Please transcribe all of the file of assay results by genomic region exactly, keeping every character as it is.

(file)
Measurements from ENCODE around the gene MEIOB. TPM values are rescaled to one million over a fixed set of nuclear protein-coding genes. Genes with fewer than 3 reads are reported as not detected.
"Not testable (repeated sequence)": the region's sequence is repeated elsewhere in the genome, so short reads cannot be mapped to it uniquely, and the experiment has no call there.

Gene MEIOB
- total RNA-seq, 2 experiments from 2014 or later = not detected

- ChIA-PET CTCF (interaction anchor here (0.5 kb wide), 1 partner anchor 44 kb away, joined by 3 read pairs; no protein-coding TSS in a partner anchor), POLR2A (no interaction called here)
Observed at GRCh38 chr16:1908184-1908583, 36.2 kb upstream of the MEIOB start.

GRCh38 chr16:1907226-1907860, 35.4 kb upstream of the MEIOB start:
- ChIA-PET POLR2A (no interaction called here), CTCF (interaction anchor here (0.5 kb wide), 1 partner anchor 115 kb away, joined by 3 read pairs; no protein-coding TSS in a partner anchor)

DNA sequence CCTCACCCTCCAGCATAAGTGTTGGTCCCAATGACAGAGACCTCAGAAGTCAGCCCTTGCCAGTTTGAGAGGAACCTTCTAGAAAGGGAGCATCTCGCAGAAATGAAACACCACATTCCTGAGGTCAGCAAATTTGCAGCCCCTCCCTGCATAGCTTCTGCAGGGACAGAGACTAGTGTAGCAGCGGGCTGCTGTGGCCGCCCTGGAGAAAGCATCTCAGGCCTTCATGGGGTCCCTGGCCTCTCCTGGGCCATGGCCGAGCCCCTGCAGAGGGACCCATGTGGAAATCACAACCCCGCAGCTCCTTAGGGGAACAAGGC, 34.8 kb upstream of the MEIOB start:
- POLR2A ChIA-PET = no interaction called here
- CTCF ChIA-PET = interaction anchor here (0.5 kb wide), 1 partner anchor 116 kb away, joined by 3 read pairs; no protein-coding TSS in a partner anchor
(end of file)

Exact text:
Measurements from ENCODE around the gene MEIOB. TPM values are rescaled to one million over a fixed set of nuclear protein-coding genes. Genes with fewer than 3 reads are reported as not detected.
"Not testable (repeated sequence)": the region's sequence is repeated elsewhere in the genome, so short reads cannot be mapped to it uniquely, and the experiment has no call there.

Gene MEIOB
- total RNA-seq, 2 experiments from 2014 or later = not detected

- ChIA-PET CTCF (interaction anchor here (0.5 kb wide), 1 partner anchor 44 kb away, joined by 3 read pairs; no protein-coding TSS in a partner anchor), POLR2A (no interaction called here)
Observed at GRCh38 chr16:1908184-1908583, 36.2 kb upstream of the MEIOB start.

GRCh38 chr16:1907226-1907860, 35.4 kb upstream of the MEIOB start:
- ChIA-PET POLR2A (no interaction called here), CTCF (interaction anchor here (0.5 kb wide), 1 partner anchor 115 kb away, joined by 3 read pairs; no protein-coding TSS in a partner anchor)

DNA sequence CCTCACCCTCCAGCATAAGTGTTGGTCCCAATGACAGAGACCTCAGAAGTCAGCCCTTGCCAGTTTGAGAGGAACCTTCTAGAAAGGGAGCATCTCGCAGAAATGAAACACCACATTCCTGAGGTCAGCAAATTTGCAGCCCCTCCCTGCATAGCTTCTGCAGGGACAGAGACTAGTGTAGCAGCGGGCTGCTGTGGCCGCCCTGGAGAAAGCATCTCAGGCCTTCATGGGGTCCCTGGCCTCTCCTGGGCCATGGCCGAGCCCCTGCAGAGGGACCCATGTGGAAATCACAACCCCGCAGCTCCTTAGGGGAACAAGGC, 34.8 kb upstream of the MEIOB start:
- POLR2A ChIA-PET = no interaction called here
- CTCF ChIA-PET = interaction anchor here (0.5 kb wide), 1 partner anchor 116 kb away, joined by 3 read pairs; no protein-coding TSS in a partner anchor